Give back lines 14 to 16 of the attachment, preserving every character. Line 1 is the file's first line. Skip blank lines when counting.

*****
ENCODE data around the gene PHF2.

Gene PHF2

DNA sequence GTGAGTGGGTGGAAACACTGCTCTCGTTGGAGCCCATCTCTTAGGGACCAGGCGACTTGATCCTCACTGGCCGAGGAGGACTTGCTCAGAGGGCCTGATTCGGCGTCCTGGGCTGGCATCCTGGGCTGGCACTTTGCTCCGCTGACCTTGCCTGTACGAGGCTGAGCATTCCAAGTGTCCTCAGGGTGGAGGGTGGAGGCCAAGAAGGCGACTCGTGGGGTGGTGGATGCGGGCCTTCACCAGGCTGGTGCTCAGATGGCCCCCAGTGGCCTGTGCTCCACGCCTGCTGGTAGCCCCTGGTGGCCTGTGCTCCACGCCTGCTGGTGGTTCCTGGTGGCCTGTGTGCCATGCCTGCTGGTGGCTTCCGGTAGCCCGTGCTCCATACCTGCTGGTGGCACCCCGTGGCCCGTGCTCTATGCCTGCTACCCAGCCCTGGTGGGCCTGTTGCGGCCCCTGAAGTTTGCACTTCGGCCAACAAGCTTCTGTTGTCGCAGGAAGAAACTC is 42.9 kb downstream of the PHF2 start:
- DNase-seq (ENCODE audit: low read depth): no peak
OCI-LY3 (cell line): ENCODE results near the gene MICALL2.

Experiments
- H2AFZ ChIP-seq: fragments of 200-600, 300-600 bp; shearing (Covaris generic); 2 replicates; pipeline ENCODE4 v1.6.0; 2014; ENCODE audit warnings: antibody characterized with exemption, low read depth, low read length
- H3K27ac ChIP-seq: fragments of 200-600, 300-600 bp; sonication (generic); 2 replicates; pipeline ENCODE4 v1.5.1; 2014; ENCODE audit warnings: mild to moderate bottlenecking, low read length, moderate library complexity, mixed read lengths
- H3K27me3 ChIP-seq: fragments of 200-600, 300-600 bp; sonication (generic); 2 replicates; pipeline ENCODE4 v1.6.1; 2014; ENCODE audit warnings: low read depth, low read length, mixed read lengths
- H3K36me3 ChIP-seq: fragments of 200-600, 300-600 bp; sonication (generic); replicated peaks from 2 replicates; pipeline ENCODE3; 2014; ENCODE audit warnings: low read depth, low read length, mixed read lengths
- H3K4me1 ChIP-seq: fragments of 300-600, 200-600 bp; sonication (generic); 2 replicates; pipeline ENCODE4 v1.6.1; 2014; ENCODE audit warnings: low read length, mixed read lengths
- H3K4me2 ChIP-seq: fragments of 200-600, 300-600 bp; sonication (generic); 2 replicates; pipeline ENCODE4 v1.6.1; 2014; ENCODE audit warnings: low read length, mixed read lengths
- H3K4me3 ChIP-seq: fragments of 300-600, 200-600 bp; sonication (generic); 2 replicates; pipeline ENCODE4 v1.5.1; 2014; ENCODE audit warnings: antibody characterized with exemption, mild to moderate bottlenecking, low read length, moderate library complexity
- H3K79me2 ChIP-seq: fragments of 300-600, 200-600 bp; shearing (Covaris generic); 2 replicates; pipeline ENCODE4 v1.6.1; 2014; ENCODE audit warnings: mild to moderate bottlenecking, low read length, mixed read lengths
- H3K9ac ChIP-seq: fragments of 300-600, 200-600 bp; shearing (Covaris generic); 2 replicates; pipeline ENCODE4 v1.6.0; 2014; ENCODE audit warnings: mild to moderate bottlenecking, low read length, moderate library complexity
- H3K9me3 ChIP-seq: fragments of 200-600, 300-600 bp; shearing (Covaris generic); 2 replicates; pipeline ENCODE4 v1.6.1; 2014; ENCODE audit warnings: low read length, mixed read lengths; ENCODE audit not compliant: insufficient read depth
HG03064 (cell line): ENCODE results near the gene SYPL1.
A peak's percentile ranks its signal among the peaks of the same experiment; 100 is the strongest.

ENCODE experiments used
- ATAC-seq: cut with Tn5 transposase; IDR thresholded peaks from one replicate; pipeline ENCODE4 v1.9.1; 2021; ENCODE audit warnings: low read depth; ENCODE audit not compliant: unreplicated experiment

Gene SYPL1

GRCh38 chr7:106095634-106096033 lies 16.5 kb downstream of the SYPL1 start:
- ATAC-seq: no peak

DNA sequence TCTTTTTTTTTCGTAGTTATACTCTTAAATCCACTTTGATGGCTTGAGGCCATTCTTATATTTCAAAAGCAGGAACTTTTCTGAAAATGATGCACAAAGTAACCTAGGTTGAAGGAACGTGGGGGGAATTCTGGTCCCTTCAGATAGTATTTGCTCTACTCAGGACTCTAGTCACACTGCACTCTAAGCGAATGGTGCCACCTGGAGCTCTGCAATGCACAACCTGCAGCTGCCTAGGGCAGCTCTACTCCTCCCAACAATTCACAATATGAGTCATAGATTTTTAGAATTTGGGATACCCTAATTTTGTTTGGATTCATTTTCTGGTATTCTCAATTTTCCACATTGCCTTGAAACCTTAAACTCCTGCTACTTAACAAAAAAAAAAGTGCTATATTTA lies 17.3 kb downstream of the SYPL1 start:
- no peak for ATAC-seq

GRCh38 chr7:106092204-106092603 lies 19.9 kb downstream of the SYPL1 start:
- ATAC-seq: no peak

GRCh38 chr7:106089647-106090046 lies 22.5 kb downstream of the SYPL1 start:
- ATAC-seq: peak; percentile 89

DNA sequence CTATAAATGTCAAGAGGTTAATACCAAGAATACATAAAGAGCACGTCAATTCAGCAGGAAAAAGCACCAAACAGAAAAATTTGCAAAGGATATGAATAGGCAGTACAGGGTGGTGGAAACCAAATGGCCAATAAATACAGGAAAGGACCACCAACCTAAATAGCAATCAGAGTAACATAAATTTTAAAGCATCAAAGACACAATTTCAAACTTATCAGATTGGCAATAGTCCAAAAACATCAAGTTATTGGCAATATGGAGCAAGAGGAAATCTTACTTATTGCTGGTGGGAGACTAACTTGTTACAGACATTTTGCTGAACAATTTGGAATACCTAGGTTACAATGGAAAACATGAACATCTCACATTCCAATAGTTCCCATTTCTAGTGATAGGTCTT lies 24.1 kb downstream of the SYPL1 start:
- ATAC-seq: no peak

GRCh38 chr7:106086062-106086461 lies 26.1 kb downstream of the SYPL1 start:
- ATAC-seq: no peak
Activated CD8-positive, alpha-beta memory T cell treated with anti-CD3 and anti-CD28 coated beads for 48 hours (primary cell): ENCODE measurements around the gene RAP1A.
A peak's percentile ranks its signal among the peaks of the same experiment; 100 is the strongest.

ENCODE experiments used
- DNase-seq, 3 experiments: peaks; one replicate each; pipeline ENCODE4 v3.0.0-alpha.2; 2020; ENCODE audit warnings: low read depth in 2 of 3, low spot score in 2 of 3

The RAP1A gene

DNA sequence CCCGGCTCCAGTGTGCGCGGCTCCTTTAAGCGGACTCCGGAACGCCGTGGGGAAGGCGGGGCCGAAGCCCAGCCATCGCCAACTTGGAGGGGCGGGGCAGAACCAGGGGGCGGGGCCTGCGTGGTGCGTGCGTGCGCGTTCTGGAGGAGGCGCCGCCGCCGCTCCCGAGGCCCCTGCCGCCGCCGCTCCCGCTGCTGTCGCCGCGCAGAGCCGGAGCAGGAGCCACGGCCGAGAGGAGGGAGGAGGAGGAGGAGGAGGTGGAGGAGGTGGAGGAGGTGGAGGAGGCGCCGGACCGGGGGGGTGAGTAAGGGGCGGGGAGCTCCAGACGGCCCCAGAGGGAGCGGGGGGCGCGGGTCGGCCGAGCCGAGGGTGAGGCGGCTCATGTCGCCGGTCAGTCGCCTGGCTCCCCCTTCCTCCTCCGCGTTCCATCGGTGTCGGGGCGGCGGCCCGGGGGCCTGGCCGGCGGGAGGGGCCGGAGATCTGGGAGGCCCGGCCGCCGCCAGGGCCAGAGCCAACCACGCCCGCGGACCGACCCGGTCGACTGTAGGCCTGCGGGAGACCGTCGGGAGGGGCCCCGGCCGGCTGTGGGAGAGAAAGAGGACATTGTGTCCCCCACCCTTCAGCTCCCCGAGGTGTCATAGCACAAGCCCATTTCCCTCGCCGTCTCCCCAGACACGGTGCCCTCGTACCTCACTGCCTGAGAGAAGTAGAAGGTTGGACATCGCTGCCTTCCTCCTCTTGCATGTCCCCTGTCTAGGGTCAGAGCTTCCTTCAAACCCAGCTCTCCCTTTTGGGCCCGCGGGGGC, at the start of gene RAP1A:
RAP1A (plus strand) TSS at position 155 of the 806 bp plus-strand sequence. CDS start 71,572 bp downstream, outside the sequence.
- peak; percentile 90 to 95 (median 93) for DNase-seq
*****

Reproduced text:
- H3K79me2 ChIP-seq: fragments of 300-600, 200-600 bp; shearing (Covaris generic); 2 replicates; pipeline ENCODE4 v1.6.1; 2014; ENCODE audit warnings: mild to moderate bottlenecking, low read length, mixed read lengths
- H3K9ac ChIP-seq: fragments of 300-600, 200-600 bp; shearing (Covaris generic); 2 replicates; pipeline ENCODE4 v1.6.0; 2014; ENCODE audit warnings: mild to moderate bottlenecking, low read length, moderate library complexity
- H3K9me3 ChIP-seq: fragments of 200-600, 300-600 bp; shearing (Covaris generic); 2 replicates; pipeline ENCODE4 v1.6.1; 2014; ENCODE audit warnings: low read length, mixed read lengths; ENCODE audit not compliant: insufficient read depth